National Guard of the United States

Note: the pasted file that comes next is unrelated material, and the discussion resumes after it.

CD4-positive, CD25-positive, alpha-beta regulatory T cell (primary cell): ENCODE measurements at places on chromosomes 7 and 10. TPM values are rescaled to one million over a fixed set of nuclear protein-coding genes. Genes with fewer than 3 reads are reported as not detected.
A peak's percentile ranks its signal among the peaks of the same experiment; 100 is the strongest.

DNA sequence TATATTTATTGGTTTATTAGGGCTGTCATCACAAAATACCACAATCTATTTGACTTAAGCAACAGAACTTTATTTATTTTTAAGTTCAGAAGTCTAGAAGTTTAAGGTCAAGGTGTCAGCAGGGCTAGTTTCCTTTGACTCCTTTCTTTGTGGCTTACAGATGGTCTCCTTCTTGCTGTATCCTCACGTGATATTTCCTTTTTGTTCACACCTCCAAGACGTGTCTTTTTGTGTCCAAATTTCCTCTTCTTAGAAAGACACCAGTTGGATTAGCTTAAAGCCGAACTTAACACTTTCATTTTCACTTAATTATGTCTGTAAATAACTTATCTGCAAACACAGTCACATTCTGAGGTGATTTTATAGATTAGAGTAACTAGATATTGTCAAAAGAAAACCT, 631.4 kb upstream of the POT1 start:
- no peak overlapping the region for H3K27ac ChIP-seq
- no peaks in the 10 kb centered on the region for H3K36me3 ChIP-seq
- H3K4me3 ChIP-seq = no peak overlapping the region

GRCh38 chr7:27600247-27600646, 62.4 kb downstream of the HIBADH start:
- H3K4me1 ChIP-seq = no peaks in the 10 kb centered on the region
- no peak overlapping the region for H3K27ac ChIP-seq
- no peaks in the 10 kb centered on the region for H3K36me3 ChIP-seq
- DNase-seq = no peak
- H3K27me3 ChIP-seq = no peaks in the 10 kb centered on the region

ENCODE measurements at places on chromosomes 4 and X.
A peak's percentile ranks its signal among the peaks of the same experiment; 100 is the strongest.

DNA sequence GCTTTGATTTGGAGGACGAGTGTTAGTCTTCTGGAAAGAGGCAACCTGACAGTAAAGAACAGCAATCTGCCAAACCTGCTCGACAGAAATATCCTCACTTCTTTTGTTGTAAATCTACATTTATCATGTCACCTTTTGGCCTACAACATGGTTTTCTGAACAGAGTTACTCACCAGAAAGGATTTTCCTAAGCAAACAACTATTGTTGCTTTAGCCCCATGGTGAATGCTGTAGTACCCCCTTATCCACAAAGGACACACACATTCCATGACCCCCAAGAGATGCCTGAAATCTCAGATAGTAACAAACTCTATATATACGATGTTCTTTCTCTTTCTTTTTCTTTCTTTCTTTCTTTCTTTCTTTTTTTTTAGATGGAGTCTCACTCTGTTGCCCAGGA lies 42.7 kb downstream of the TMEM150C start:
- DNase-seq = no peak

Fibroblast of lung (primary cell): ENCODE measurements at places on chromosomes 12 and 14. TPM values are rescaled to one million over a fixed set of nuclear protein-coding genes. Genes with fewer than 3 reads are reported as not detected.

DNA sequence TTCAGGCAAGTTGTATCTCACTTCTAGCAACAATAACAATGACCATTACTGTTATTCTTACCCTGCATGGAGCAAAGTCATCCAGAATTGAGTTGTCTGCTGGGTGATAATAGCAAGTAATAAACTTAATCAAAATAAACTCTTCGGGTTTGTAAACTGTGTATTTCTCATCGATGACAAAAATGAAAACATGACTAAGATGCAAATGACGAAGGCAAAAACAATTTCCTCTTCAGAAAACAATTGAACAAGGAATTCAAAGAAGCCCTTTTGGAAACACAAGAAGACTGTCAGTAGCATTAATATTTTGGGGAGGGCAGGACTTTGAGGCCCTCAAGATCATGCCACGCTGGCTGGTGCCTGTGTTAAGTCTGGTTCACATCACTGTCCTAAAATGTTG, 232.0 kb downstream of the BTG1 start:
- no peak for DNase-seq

The National Guard of the United States is a military reserve that specializes in maintaining well-trained, well-equipped units available for prompt mobilization during war and to provide assistance during national emergencies. The National Guard was established in 1636 when ordinary citizens formed militias to defend against hostile attacks making it the country's oldest military branch.The National Guard is composed of military members or units of each state and the territories of the Virgin Islands, Guam, Puerto Rico and the District of Colombia. The National Guard is a part of the United States Armed Forces, the Militia of the United States, the United States Army, the United States Air Force and the United States Department of Defense; all of which are under the dual control of the state and the federal government. Each enlisted soldier and airman holds membership in both the National Guard of his or her state and in the U.S. Army or the U.S. Air Force. The National Guard today continues to accomplish each mission through providing emergency-relief, aid, and protection in order to preserve peace and public safety in and outside of the United States.